And to that place

JOHNSON 9-remite,-) Remote is the reading of both the quarto's; the folio reads, - remov'd.

· Lyf. -If thou lov'A me then,
Steal forib by father's boule, &c.

Her. My good Lysander,
I fwiar 10 thee by Cupia's Arongest bow,
By, &c. &c.
In that same place thou hast appointed me

Tomorrow truly will I mert wiibiber.] Lysander does but juit propose her running away from her father at midnight, and itraight the is at her oaths that he will meet him at the place of rendezvous. Not one doubt or hesitation, not one condition of assurance for Lysander's constancy. Either Mhe was nauseously coming; or she had before jilted him; and he could not believe her without a thousand oaths. But Shakespeare observed nature at another rate. The speeches are divided wrong, and must be thus rectified ; when Lyfander had proposed her running away with him, the replies,

Her. My good Lyander and is going on, to ask security for his fidelity. This he perceives, and interrupts her with the grant of what he demands.


By his best arrow with the golden head,
By the fimplicity of Venus' doves,
By that, which knitteth fouls, and prospers loves ;
And by that fire which burn'd the Carthage queen,
When the false Trojan under sail was seen;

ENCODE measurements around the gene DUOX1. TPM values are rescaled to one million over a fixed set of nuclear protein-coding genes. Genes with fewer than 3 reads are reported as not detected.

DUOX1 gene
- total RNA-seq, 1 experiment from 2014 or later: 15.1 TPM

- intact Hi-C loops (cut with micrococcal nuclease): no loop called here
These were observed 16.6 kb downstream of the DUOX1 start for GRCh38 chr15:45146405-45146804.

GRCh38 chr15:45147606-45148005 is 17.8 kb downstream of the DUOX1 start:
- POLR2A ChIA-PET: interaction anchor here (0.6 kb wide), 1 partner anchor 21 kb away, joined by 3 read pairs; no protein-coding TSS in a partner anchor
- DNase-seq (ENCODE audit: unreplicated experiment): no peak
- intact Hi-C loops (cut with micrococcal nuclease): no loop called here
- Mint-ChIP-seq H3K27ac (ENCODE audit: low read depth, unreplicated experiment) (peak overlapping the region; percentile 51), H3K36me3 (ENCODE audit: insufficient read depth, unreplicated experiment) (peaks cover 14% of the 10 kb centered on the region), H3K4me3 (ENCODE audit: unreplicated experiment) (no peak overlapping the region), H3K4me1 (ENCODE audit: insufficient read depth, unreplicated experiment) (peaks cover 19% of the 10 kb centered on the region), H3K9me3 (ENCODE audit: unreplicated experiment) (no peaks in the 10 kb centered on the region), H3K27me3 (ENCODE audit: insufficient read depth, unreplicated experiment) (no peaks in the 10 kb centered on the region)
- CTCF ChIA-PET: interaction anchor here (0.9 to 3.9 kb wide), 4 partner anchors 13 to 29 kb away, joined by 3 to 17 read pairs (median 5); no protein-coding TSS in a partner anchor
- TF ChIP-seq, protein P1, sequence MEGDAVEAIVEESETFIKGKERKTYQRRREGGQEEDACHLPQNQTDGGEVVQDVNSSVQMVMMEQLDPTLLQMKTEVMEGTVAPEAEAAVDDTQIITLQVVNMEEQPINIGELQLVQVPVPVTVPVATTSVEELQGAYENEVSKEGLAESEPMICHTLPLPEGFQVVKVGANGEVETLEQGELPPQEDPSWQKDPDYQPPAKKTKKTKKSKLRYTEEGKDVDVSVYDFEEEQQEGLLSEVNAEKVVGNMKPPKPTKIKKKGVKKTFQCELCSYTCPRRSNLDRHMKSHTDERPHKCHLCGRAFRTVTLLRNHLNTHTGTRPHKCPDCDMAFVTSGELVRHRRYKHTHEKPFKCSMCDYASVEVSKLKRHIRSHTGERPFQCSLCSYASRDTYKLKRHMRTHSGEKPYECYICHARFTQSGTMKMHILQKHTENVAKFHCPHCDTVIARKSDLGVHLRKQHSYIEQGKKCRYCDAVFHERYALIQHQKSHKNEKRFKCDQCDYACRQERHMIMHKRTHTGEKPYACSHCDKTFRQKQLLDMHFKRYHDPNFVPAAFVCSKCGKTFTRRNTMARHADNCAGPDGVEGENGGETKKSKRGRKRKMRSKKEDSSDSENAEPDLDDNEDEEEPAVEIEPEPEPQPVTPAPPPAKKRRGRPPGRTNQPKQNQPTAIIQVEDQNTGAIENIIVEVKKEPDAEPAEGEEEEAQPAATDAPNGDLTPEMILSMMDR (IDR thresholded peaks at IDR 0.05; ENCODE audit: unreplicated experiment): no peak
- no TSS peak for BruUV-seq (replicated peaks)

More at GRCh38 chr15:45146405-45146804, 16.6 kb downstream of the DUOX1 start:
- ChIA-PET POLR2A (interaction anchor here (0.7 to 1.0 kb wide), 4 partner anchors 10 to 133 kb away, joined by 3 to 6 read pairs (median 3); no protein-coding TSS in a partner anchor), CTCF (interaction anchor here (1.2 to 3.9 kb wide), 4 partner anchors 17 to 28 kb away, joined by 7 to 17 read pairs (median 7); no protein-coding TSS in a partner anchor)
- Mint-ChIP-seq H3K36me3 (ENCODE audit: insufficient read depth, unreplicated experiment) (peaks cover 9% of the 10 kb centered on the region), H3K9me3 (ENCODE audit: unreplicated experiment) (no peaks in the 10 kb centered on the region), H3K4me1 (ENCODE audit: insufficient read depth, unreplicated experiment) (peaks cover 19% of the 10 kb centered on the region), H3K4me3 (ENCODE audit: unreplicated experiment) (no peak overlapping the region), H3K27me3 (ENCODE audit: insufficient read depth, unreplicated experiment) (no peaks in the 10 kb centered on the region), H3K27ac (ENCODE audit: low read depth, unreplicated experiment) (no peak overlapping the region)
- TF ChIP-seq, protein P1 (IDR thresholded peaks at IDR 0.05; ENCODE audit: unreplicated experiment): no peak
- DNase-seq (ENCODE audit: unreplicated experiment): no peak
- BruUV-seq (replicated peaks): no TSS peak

By all the vows that ever men have broke,
In number more than ever women spoke ;
In that same place thou hast appointed me,
To-morrow truly will I meet with thee.
Lys. Keep promise, love, Look, here comes Helena.

Enter Helena.
Her. God speed, fair Helena! Whither away?

Hel. Call you me fair? that fair again unsay. Demetrius loves ? you, fair ; O happy fair! Your eyes are ' lode-stars, and your tongue's sweet air


Lyf. I swear to thee by Cupid's strongest bow, &c. By all the vows that ever men have broke

In number more than ever woman SpokeHere she interrupts him in her turn; declares herself satisfied, and consents to meet him in the following words,

Her. - In that same place thou bas oppointed me,

To-morrow truly will I meet with thee. This division of the lines, besides preserving the character, gives the dialogue infinitely more force and spirit. WARBURTON.

This emendation is judicious, but not necessary. I have there. fore given the note without altering the text. The cenfure of men, as oftner perjured than women, seems to make that linc more proper for the lady. JOHNSON.

The quarto reads-your fair. JOHNSON. 3 Your eyes are lode-fiar .) This was a complement not unfrequent among the old poets. The lode ftar is the leading or guiding itar, that is, the pole-ftar. The magnet is, for the same reason, called the lade-fione, either because it leads iron, or because it guides the failor. Milton has the same thought in L'Allegro:

Tow'rs and bauliments he fees
Bofom'd hogb in iufted tries,
W'bere perbaps some beauty lies,
Tbe Cynosure of ne:gbb'ring ges.